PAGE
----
April 30, 2018

Best practices for managing summer holiday scheduling for employees

Anyone who owns or manages a business occasionally has to face the problem that too many of their workers want to take time off within a given period. This issue can become a serious conflict for someone who has earned a culinary arts certificate online and used their expertise to establish a restaurant or catering company. You may want to be as accommodating as possible to the people who prepare and serve great food day in and day out, but there have to be limitations.

When the summer rolls around, and workers need some leeway in their calendar to handle child care or want to head off for family vacations, you have to be ready. Alleviate the challenges of maintaining a practical schedule as the requests for time off pile up by setting clear, consistent policies. By following best practices for managing vacation requests, you’ll be able to keep your business operating at its best while also allowing employees to take a break spend time with their loved ones whenever possible.

Keep schedule creation consistent

“Set a specific time when you post a new schedule, and stick to it.

One of the most important things you can do to keep the calendar in order is setting a specific time of the week or month when you post a new schedule and sticking to it. If you say the schedule will be up every Thursday at 4 p.m., it should be up at that time without fail. That way, your employees always know exactly when they can expect to see their upcoming shifts and plan accordingly.

Maintaining consistency for scheduling means you know precisely how long you can continue to accept requests for shift changes or vacation days, and so do your workers. Occasionally, emergencies will come up, but if employees are aware of their deadline, it’s a lot easier to manage their needs.

Rotate time off

A well-defined system for vacation time can go a long way to keep workers feeling that they are treated fairly. If employees see one of their coworkers taking significantly more vacation time than other people, it might create a perception of favoritism. Establishing a rotation is a good way of ensuring a manager doesn’t unwittingly create a tense situation by catering to the needs of an outspoken employee while ignoring quieter ones.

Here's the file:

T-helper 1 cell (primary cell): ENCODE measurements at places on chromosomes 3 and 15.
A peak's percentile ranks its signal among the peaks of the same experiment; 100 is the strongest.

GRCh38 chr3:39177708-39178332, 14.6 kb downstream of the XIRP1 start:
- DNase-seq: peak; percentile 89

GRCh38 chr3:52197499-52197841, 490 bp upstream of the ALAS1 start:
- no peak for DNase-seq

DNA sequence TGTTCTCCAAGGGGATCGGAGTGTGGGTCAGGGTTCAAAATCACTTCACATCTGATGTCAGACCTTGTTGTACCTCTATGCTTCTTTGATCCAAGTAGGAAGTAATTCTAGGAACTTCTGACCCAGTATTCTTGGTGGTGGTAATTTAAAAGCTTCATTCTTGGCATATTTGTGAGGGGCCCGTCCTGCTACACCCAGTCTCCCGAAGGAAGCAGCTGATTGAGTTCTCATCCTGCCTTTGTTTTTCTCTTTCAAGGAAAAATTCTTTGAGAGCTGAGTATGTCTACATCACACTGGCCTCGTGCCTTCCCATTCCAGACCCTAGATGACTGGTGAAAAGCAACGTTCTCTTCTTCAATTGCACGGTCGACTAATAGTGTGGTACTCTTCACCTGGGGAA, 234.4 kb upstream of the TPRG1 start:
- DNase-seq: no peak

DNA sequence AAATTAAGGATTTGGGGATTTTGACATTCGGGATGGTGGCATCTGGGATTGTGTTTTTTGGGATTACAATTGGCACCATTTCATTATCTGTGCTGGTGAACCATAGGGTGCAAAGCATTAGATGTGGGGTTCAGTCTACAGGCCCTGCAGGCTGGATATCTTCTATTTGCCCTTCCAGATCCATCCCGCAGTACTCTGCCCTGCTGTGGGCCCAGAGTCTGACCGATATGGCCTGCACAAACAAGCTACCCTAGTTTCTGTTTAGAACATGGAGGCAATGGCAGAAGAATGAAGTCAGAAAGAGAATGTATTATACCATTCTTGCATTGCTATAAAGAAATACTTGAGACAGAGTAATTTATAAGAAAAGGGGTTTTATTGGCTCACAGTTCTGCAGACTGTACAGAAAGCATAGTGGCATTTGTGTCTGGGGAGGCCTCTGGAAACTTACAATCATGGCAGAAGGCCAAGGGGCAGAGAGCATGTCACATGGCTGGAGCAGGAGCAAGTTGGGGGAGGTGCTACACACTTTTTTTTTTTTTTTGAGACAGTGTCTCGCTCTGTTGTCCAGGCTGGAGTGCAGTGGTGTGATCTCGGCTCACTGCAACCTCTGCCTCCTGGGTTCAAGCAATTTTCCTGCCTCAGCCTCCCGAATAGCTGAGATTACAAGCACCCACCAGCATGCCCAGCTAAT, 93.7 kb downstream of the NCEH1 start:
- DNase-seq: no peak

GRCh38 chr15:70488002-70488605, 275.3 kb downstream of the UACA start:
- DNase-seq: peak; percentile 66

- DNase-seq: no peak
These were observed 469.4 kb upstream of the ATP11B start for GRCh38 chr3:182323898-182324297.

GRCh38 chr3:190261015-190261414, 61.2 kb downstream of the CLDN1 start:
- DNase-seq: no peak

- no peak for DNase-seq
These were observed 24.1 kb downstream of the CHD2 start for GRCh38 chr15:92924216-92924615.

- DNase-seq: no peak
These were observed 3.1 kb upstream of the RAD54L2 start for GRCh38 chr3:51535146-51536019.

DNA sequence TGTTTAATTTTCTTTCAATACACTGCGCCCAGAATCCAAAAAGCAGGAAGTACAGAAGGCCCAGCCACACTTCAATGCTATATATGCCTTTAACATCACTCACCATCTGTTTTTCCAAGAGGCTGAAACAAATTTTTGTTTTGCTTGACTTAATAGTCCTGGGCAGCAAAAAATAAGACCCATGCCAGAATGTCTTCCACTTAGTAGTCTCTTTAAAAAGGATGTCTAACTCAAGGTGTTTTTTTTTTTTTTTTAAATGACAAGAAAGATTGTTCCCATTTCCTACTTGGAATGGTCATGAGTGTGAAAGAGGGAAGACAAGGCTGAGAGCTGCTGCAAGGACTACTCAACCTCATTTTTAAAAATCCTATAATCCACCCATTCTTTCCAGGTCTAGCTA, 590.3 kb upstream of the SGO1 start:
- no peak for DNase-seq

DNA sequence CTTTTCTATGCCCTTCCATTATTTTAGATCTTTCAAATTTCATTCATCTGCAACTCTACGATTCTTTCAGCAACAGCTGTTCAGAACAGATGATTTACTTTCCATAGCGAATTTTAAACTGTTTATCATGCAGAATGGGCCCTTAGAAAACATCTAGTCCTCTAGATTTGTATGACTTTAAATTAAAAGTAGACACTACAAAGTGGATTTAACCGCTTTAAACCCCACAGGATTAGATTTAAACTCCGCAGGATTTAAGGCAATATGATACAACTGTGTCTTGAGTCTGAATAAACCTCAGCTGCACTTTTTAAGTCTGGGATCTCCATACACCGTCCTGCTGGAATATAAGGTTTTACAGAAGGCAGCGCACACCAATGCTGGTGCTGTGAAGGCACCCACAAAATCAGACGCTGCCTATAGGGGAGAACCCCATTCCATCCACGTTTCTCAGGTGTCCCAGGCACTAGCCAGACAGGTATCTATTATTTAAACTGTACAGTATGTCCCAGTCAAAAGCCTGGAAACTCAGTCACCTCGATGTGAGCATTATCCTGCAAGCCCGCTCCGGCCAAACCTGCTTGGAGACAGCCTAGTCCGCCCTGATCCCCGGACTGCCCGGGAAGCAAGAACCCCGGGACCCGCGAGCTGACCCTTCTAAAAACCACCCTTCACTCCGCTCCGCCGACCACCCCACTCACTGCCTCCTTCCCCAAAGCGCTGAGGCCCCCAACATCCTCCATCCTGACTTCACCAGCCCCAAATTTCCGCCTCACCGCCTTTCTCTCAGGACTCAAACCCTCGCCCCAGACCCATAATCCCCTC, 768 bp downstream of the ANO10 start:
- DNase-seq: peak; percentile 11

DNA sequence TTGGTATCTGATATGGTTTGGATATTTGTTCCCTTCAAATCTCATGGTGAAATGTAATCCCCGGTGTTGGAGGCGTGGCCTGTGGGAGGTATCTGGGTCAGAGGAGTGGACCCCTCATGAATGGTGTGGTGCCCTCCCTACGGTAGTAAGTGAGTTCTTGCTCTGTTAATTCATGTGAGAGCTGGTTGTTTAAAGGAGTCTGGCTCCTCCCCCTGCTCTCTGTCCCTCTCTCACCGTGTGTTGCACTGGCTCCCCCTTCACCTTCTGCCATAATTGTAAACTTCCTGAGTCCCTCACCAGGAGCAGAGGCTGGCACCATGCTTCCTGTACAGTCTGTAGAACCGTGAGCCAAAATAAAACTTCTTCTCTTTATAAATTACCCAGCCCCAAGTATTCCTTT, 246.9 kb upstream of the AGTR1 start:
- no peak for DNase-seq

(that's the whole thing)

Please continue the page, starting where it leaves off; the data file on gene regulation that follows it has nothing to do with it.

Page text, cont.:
Keep a written record of when people have asked for time off in the past and refer back to it when considering requests. Prioritize time off for the people who have been working their shifts steadily for months, and push back if someone is requesting vacation too frequently. In addition to the rotation, allow workers with comparable skills to trade shifts so they can have flexibility without leaving the restaurant short-staffed.

Waiter serving table on patio.If your restaurant has a patio open during the summer, you may need more help.

Consider bringing in seasonal help

In some cases, the best idea might be to hire additional help for the summer. Some restaurants experience periods of increased business during the warmer months, especially if they have a pleasant patio area. Covering the additional tables outdoors can be a challenge, especially if you have a worker out for a week.

You may find that recruiting students or other temporary workers can alleviate some of the pressure on your permanent staff. Bringing these employees up to speed and integrating them with the usual workforce involves its own challenges, but these arrangements are often the most feasible approach.

Maintain employee morale

A restaurant or catering company cannot function without the proper combination of skilled people, so management must ensure they have a full team in place for each day. However, it’s also important to keep those people engaged with their work and enthusiastic about doing their part. Whenever handling requests for days off, try to be sympathetic to their needs so they keep producing great results at every meal.